Bernie Sanders has ended his campaign for the Democratic presidential nomination, which is a tragedy, because he was right about virtually everything. He was right from the very beginning, when he advocated a total overhaul of the American health care system in the 1970s. He remains right now, as a pandemic stresses the meager resources of millions of citizens to their breaking point, and possibly to their death. He was right when he seemed to be the only alarmist in a political climate of complacency. He is right now that he’s the only politician unsurprised to see drug companies profiteering from a lethal plague with Congress’s help. In politics, as in life, being right isn’t necessarily rewarded. But at least there’s some dignity in it.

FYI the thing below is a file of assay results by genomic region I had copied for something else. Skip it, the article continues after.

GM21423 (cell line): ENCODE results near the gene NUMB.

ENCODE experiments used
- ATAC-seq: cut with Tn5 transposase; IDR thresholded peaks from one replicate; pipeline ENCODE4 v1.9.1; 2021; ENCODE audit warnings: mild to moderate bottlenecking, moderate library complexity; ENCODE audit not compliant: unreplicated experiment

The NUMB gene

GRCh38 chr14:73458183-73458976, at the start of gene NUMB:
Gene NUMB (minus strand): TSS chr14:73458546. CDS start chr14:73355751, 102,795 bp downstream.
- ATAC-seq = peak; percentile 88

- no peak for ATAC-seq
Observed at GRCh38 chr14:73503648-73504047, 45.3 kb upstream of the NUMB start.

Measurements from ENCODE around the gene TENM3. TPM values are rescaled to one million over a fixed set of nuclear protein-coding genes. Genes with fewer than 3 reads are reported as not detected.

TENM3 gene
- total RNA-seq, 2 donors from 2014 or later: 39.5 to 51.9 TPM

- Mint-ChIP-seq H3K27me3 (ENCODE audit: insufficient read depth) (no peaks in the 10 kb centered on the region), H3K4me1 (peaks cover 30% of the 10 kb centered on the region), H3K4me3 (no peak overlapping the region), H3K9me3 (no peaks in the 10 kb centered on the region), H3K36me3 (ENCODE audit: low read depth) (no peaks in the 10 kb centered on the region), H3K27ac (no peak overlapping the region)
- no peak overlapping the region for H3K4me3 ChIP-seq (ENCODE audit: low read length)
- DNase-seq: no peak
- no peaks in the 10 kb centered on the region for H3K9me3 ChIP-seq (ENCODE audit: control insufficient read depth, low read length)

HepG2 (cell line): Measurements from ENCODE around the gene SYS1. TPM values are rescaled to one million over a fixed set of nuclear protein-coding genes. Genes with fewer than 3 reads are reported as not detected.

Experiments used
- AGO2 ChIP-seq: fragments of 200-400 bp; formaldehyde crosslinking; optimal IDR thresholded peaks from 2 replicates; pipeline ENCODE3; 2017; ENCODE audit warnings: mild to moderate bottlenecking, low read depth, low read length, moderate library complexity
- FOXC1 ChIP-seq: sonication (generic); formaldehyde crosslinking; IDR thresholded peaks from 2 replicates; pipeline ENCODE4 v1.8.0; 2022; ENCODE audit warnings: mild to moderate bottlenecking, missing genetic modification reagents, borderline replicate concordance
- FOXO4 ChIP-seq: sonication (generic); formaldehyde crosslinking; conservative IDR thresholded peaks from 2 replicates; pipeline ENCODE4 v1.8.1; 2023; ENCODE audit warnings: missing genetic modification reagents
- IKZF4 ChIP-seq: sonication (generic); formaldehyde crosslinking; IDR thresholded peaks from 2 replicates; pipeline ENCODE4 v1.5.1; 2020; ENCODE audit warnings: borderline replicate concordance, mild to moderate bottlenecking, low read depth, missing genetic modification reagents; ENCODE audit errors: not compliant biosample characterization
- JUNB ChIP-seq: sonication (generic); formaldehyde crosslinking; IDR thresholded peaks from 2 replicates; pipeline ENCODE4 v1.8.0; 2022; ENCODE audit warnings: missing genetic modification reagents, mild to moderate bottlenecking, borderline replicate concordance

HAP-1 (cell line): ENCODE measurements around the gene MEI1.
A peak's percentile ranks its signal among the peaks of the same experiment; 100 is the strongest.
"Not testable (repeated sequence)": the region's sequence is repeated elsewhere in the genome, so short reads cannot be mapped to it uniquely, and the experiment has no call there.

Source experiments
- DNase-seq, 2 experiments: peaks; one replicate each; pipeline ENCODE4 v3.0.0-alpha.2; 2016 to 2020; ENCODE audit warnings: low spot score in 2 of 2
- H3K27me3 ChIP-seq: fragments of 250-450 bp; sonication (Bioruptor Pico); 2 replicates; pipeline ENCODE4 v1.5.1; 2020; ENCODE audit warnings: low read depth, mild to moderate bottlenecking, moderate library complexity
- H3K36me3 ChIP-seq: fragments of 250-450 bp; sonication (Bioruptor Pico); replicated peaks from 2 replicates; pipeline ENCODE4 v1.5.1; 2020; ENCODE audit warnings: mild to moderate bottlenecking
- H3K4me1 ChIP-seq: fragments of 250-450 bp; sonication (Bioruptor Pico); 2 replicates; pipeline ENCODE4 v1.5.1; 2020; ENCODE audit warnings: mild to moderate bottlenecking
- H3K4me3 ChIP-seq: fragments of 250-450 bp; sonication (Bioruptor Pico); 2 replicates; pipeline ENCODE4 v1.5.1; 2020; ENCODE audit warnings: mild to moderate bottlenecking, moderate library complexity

In fact, both of Mr. Sanders’s presidential campaigns, beginning with his announcement in 2015 and ending here, were about dignity. Not only broad human dignity — Mr. Sanders’s relentless focus on the grim lives of the American poor, sick and disenfranchised is perhaps the greatest paean to the notion in modern political memory — but also the daily, personal sort we grant one another each time we tell the truth. Mr. Sanders is not and has never been a liar. His remarkable consistency over time, his notorious bluntness and his open disdain for sycophantic politics are all simply manifestations of that one critical fact. It made him an awkward fit for Washington, and it built him a movement.